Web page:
2. ^ a b The New York Times. "Melvil Dewey dead in Florida", December 28, 1931.
  3. ^ Wiegand, passim
  4. ^ Rider, Fremont. (1944) Melvil Dewey. American Library Association. p.105.
  5. ^ Wiegand, p. 327
  6. ^ Wiegand, p.353–5ff.
  7. ^ Weigand, Wayne A. and Donald G. Davis (1994). Encyclopedia of Library History. Taylor & Francis, p388. ISBN 0-8240-5787-2
  8. ^ a b c "DEWEY, MELVIL (1851–)" in: Encyclopædia Britannica (Eleventh ed.). Chisholm, Hugh, ed (1911). . Cambridge University Press.
  9. ^ Jim Scheppke, State Librarian (2005). Origins of the Oregon State Library. Written on the occasion of the celebration of the State Library Centennial, January 27, 2005 Retrieved 30 June 2008.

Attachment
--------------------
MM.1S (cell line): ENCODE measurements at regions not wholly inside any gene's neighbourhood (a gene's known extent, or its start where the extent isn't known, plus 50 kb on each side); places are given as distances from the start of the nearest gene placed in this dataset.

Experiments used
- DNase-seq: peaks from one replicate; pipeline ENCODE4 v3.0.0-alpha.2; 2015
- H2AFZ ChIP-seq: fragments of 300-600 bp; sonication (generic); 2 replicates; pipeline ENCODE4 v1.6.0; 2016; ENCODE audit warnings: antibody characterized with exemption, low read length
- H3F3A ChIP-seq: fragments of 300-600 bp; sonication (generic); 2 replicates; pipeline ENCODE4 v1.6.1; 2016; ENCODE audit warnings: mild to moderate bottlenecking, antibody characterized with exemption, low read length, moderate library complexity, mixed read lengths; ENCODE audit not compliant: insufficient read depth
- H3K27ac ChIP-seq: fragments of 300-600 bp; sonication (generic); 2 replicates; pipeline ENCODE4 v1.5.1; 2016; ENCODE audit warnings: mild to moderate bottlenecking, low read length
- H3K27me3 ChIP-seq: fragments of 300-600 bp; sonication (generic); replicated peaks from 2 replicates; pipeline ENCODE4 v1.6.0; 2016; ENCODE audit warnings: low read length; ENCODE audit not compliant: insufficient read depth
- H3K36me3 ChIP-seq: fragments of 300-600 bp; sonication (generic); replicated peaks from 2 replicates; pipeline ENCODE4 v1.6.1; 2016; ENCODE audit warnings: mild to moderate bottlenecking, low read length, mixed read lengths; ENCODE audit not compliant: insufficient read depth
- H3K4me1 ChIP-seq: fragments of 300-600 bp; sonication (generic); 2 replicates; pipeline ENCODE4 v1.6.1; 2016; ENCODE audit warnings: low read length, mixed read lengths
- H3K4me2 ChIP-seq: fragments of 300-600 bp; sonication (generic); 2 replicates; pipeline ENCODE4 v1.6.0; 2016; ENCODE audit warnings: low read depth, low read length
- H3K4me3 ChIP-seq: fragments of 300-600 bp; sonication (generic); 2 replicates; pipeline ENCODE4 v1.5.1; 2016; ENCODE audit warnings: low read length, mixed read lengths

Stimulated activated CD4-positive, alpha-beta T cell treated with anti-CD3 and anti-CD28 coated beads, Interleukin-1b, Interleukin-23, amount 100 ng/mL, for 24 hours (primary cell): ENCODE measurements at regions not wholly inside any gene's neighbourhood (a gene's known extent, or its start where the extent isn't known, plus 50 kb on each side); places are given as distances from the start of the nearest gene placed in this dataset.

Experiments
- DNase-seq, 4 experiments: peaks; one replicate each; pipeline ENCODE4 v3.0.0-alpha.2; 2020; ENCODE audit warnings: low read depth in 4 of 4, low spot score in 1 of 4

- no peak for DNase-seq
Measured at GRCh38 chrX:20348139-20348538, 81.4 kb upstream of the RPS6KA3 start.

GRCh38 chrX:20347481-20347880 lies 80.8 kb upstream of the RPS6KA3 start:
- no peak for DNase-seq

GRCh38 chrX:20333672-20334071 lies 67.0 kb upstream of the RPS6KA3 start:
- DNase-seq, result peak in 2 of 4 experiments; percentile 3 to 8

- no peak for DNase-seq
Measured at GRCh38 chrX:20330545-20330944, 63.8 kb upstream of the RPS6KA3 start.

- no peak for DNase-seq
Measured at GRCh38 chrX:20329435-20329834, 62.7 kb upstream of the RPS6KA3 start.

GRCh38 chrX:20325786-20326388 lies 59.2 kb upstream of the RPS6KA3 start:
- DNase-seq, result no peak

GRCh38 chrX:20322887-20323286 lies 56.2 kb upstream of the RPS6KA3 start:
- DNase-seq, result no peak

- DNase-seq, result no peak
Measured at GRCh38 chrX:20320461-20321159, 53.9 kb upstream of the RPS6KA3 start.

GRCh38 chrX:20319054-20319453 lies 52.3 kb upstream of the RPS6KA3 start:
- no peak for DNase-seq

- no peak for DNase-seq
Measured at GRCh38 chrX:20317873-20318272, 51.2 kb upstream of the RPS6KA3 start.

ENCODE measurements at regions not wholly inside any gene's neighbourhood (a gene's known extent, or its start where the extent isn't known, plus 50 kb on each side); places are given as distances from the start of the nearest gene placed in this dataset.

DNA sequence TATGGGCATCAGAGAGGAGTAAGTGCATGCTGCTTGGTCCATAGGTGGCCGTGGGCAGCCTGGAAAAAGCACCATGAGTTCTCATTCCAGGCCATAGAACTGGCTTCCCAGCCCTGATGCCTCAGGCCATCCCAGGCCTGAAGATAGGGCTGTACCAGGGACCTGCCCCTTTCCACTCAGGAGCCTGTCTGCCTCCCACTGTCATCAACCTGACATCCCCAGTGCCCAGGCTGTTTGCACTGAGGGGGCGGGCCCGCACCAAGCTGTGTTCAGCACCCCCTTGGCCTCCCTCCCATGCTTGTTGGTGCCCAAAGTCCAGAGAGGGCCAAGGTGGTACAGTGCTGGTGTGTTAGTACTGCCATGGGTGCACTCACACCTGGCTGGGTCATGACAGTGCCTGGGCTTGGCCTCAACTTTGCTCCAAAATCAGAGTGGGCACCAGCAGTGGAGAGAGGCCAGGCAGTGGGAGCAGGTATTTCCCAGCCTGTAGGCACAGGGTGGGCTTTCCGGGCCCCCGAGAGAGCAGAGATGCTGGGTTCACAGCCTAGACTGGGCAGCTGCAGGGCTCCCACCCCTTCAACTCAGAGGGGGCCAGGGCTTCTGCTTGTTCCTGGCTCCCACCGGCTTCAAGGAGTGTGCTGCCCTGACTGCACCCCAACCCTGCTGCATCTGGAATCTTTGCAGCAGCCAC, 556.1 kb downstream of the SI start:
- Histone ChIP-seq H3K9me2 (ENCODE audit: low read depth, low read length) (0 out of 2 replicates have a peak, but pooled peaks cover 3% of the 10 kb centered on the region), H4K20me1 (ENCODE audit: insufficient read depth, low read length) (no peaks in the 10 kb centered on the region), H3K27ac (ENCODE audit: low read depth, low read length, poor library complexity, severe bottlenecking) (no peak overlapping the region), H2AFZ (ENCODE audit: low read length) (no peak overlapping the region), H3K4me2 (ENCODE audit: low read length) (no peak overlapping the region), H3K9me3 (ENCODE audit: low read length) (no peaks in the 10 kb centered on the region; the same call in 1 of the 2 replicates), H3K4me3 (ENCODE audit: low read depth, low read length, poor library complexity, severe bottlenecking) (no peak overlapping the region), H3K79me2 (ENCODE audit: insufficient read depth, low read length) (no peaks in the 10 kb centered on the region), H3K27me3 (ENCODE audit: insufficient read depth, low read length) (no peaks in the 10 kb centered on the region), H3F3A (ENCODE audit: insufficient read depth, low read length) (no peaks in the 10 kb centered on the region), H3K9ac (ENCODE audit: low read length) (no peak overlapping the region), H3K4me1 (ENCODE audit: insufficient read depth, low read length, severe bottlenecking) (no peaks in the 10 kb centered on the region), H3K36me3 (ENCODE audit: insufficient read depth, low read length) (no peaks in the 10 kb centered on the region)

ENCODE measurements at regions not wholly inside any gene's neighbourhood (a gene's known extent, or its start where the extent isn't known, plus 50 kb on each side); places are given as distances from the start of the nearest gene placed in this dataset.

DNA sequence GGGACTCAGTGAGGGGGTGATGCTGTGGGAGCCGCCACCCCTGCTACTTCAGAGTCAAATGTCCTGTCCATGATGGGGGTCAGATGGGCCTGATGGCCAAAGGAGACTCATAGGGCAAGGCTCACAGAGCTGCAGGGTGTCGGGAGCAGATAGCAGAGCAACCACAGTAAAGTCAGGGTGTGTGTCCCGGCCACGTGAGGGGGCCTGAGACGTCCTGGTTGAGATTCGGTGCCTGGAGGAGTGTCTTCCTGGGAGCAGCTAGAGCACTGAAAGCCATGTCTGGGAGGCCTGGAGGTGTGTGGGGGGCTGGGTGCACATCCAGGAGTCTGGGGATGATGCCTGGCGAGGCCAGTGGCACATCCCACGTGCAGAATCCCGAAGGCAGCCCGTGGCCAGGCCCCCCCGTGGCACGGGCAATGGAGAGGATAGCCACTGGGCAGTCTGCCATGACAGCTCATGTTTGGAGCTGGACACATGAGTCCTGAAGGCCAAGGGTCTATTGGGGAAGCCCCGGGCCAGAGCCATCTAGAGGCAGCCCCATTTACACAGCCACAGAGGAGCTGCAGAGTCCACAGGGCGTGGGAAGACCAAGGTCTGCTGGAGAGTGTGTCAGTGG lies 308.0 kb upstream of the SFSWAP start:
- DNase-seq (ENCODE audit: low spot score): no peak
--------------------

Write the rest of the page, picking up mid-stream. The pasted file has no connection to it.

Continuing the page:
10. ^ Erik Larson (2003). Devil in the White City.
  11. ^ a b c {{cite web|accessdate=2011-07-04|title=Library Bureay - Our Legacy|url=http://www.librarybureau.com/aboutlegacy.html
  12. ^ W.A. Wiegand (1998). "The "Amherst Method" : The Origins of the Dewey Decimal Classification Scheme" In: Libraries & Culture. Vol. 33, No. 2, Spring 1998.
  13. ^ The Library History Buff. " Melvil Dewey's Library Bureau".
  14. ^ Children of the Code. " Background Research Notes: CODE REFORM (ATTEMPTS) HISTORY".

Further reading

  • George Grosvenor Dawe (1932). Melvil Dewey, Seer: Inspirer: Doer, 1851–1931. Lake Placid Club, N.Y.: Melvil Dewey Biography.
  • Wayne A. Wiegand (1996). Irrepressible Reformer: A Biography of Melvil Dewey. Chicago: American Library Association.

External links